This comes after my spending yesterday reading blogs about early retirement, like Early Retirement Extreme, and all about extreme frugality. After managing to get through Bloomingdales and make a return without shopping, I felt good about resisting consumerism (specificially, shiny things for sale.) I kept thinking about how awful stores are, especially trends and making you want to buy things that look new and stylish. So when I talked to my boyfriend last night, it just felt like such a contrast, and I understood why he’s not lured by shopping malls the same way I am.

Was my boyfriend neglected as a child? I know a lot of people grow up without money and their parents make due, but that’s not quite what his situation was. His mother has always worked, but she refuses to spend money beyond her thrift store splurges. She never left her parents house, and that is where my boyfriend grew up. The house itself is in a very nice area and the family owns a lot of land for this part of California. However, the place is a wreck. His Grandparents are hoarders of the Depression era, and often when I visit the house it seems like they live in a movie. They keep stale bread in the otherwise unusable oven, gather empty soup cans, collect broken bikes, etc.

His mother, who never married his father, lived with her parents, so my boyfriend lived with her parents (and still does, though now he at least has a separate one-room structure out back). He never had his own bedroom, in fact he slept on the floor on a mat with his mother until he was 12 or 13, as he recalls, and then eventually moved into the living room, where he slept on the couch.

As far as food and clothes go, he ate very poorly — bread and toast, most often, and occasionally fast food. His clothes were all from thrift stores, which that alone is fine, but they were not nice, which made him more of an outcast at school. Also, as an only child, he grew up like this with no one else to talk to. His dad lived nearby in an apartment when he was young, but then moved away. His parents still get along (hey, that’s better than my still-married parents who hate each other). His dad is a whole other frugal story which I’ll get to one day, but now I’m just wondering if my boyfriend was neglected as a child, or if his family is just — extreme frugal.

His mom has saved up a lot of money over the years. I don’t know how much, but it’s enough to put my boyfriend through college and grad school, and likely buy a home outright when her parents pass and the current house needs to be sold and split up among their children.

On one hand, I think it’s pretty awesome that she could save so much through the years. She takes vacations on occasion to National Parks and goes camping, she doesn’t do anything consumer except shop for groceries at discount grocers. She has saved plenty of money for retirement and then some. She hasn’t worked the best paying job, but she had a decent job that she’s held on to for years. She’s miserable, depressed, hates living with her crazy parents, hates her job, but that’s just what she does. She can’t deal with change, so that’s the way it is.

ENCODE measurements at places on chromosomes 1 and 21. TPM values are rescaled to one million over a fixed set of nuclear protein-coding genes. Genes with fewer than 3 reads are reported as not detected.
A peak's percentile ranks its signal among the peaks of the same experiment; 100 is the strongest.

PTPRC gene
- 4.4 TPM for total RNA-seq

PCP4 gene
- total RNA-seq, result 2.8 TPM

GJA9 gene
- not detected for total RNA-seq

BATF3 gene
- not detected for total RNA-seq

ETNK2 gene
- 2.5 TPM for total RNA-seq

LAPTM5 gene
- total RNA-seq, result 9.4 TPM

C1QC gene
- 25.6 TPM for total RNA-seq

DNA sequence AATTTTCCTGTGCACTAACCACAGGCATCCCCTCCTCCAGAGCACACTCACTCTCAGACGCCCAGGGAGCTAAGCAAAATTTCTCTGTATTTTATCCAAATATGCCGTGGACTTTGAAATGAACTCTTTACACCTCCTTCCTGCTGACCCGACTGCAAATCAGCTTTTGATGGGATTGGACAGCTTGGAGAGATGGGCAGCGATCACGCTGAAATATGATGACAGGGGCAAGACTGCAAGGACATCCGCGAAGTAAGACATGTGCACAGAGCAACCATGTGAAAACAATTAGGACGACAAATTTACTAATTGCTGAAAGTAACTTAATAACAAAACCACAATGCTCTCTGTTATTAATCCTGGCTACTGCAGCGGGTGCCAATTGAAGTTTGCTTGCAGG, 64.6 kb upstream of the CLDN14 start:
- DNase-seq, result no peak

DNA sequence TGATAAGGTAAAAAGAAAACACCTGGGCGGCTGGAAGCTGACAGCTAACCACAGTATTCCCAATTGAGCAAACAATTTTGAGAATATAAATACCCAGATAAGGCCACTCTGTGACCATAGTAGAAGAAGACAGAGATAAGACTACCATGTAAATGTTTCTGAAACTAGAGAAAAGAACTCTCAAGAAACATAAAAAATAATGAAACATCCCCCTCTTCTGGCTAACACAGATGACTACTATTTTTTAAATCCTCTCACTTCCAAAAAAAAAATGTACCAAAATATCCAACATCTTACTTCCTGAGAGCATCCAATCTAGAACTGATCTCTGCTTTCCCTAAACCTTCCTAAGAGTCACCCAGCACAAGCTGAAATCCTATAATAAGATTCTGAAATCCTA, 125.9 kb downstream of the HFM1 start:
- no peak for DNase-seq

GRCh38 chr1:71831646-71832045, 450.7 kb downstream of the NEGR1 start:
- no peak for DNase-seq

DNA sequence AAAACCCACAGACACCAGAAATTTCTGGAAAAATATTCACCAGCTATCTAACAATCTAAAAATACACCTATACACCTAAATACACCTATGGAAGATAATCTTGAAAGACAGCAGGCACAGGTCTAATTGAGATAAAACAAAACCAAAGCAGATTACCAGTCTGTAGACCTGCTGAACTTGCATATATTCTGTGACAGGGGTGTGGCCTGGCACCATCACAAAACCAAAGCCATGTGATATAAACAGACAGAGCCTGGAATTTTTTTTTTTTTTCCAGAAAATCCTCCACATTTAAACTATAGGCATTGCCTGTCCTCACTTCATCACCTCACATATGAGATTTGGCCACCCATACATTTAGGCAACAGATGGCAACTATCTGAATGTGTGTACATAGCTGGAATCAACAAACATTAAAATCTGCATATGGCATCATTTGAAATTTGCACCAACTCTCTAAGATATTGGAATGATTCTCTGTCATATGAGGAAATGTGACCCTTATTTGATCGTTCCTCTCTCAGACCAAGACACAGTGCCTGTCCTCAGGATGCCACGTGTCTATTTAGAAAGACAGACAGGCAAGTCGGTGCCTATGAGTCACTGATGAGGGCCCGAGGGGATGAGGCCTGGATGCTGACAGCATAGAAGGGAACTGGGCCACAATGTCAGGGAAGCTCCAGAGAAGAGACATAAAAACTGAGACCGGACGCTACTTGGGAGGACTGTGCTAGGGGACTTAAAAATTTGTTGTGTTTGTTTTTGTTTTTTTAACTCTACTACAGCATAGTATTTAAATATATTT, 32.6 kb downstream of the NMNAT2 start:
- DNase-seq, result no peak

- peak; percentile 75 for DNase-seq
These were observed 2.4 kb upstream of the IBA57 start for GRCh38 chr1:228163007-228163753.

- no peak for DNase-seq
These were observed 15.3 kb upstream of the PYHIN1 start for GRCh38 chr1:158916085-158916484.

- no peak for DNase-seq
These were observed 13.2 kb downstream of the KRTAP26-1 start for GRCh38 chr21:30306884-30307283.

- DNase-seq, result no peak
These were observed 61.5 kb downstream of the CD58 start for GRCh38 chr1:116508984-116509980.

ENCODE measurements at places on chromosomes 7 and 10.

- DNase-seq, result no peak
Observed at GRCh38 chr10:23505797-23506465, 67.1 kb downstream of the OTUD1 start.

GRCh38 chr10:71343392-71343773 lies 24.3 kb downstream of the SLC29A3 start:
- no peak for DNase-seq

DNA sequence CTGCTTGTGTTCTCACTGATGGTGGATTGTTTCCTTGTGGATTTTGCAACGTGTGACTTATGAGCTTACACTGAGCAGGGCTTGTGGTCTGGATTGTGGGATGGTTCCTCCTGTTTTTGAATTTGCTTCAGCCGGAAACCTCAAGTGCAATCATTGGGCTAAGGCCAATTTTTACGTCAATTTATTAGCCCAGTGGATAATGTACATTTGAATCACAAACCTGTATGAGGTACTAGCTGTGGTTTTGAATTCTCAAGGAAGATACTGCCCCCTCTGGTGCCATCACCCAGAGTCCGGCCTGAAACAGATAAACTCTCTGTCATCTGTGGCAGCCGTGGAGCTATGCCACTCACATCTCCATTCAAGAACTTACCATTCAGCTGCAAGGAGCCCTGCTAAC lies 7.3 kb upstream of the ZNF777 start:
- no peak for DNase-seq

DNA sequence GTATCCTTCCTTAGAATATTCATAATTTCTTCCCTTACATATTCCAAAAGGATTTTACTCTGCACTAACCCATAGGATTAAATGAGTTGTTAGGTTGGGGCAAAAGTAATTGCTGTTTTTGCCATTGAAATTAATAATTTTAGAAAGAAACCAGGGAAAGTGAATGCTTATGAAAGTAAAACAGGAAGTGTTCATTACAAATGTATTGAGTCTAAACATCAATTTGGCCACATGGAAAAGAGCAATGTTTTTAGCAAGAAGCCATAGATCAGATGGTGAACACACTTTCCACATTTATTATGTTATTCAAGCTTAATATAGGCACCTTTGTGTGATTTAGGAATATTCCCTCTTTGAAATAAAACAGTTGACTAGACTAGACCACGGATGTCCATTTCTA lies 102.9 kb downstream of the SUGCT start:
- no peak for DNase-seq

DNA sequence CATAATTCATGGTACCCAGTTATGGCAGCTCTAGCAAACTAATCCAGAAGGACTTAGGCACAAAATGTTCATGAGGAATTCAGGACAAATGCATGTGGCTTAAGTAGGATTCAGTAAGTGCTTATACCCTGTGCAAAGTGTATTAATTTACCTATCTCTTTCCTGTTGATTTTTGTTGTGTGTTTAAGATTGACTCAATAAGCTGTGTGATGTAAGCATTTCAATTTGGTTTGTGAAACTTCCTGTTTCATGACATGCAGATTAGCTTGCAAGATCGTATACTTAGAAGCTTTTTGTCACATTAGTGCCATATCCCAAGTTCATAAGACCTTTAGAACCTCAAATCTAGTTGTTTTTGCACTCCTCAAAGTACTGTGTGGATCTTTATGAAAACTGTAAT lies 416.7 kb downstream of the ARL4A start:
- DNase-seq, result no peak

Apparently one day a long time ago the neighbors called the cops on the family for child neglect. They saw the Grandmother picking food out of a trash can at the park or something and thought she was going to feed it to the child of the house. So the cops came and looked around. I’m surprised they didn’t find evidence of neglect. My bf spoke to them and eventually they went away.

So now my boyfriend has grown up with a very, very different idea of money than me. It’s good… in that I like dating someone who doesn’t value money as the be all end all of happiness. On the other hand, that was MY life growing up. It’s hard to just switch to extreme frugality. Luckily for me, my boyfriend understands that its important to spend on some things — healthy food, decent clothes, occasional vacations, etc. I couldn’t be with someone any more frugal than that.

It just makes me sad to think of how neglected he was as a child. He was definitely an “accident” and it seems like he was treated as such growing up. Now he’s got a slew of mental issues — very unique ones — involving socialization and relationships. No shit. I love him to death. Sometimes it drives me nuts how abnormal he is but I couldn’t be with anyone normal, so I think we’re a great match for each other.

I just wish for him that he’ll get his act together and apply to grad school and get out of that house. He’s 27 now, and he still lives at home. That’s fairly normal for this area, but when you’re in an environment like that, I think it’s just unhealthy. He still has to go in the main cluttered house for the kitchen, the bathroom, etc. But maybe I’m just spoiled and have no idea what it’s like to live when it’s bad. He has electricity (though he’s not allowed to use it much) and running water and he eats when he wants. At least he has that.